SAS 112 applies to plans with plan years ending on or after December 31, 2006. The SAS is titled, “Communicating Internal Control Related Matters in an Audit.” It establishes new guidance on communicating deficiencies in the plan’s internal control to the plan sponsor and plan administrator. Most plans operate with few written controls, and the plan sponsor tends to expect the CPA to be a part of its control; and if errors are found, the CPA will fix them. And that is what has happened. Here’s the big change under the SAS: CPAs preparing the financial statements for the plan audit cannot be part of the plan’s internal control. Nor can the plan sponsor rely solely on a third party not affiliated with the CPA to exercise control over the plan’s financial reporting. Where the controls are actually imposed by the third-party administrator, the plan sponsor must demonstrate to the plan’s auditor that it has supervised internal controls over the plan’s financial records and reporting.

If you are wondering what constitutes a plan’s internal control, here’s a brief overview from the SAS. A plan’s internal controls consist of the procedures that those “responsible” for the plan follow in all of the plan’s financial activities. That is, checks for expenses are verified against a third-party bill, and they are recorded properly in the plan’s accounting. Other examples include a procedure confirming that deposits to employee accounts and employer deferrals are reconciled in the right participant accounts, that census files are verified to the employer records, and that benefit payments follow the plan document.

Where a “significant and material weakness” in the plan’s controls is discovered, the auditor is required to provide a letter identifying the weakness to “those charged with governance.” In accounting parlance, “material weakness” is a “significant deficiency that results in more than a remote likelihood that a material misstatement of the financial statement will be prevented or detected.” A “significant deficiency” is a control “deficiency where there is a more than remote likelihood that a [significant] misstatement of the entity’s financial statements will not be prevented or deleted.”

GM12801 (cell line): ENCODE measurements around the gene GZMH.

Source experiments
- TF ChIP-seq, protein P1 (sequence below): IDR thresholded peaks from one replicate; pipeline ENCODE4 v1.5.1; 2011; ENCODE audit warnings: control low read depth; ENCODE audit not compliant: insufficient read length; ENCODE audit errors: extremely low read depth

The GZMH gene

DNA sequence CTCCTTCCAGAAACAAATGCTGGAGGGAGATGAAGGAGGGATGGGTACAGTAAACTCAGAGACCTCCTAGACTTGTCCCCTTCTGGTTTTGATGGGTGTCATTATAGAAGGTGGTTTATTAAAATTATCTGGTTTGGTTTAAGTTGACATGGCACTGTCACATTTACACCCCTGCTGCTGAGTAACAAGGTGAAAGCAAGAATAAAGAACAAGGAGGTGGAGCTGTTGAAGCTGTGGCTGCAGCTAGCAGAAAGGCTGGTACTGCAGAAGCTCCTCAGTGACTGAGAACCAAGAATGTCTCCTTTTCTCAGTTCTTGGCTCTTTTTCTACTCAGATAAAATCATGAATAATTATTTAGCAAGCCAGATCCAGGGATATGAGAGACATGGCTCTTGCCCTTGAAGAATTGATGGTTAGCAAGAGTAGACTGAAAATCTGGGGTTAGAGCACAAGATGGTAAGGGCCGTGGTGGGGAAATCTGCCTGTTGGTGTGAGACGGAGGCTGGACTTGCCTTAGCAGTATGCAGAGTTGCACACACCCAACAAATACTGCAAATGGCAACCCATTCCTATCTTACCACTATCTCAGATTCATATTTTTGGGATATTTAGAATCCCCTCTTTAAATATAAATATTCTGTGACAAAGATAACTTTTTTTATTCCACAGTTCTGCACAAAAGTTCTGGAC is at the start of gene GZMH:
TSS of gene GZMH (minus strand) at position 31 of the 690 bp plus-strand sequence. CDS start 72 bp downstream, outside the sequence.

SAS 112 only requires the CPA to deliver the letter to those responsible; that is, the letter is not attached to the audit report field with Form 5500. However, that letter will become a nuisance for plan sponsors who have not taken steps to put in place real internal control over the operation of the plan. Where the employer relies upon the third-party administrator to handle the plan’s administration and reporting, that won’t be enough. If the service provider has a SAS 70 on its internal controls over certain aspects of plan processing, that’s a big plus. Otherwise, the plan CPA will need to get comfortable with a provider’s internal controls. A SAS 70 is a report prepared by a service provider’s auditor on its internal controls. Most plans rely upon these reports to meet their own plan control responsibilities. When the sponsor relies on the service provider’s SAS 70 report, the sponsor will also need to be prepared to demonstrate to the auditor that it has properly supervised those controls.

It is likely that most plan sponsors will receive letters identifying at least one deficiency with instructions on a need to address the deficiency. But, it’s the other parties who will likely get those reports that can cause the most headaches. It is assumed that the DOL will also add the SAS 112 letter to its examination checklist; and, maybe more importantly, it’s only a matter of time before the disgruntled employees and plaintiff lawyers add this to their requested information.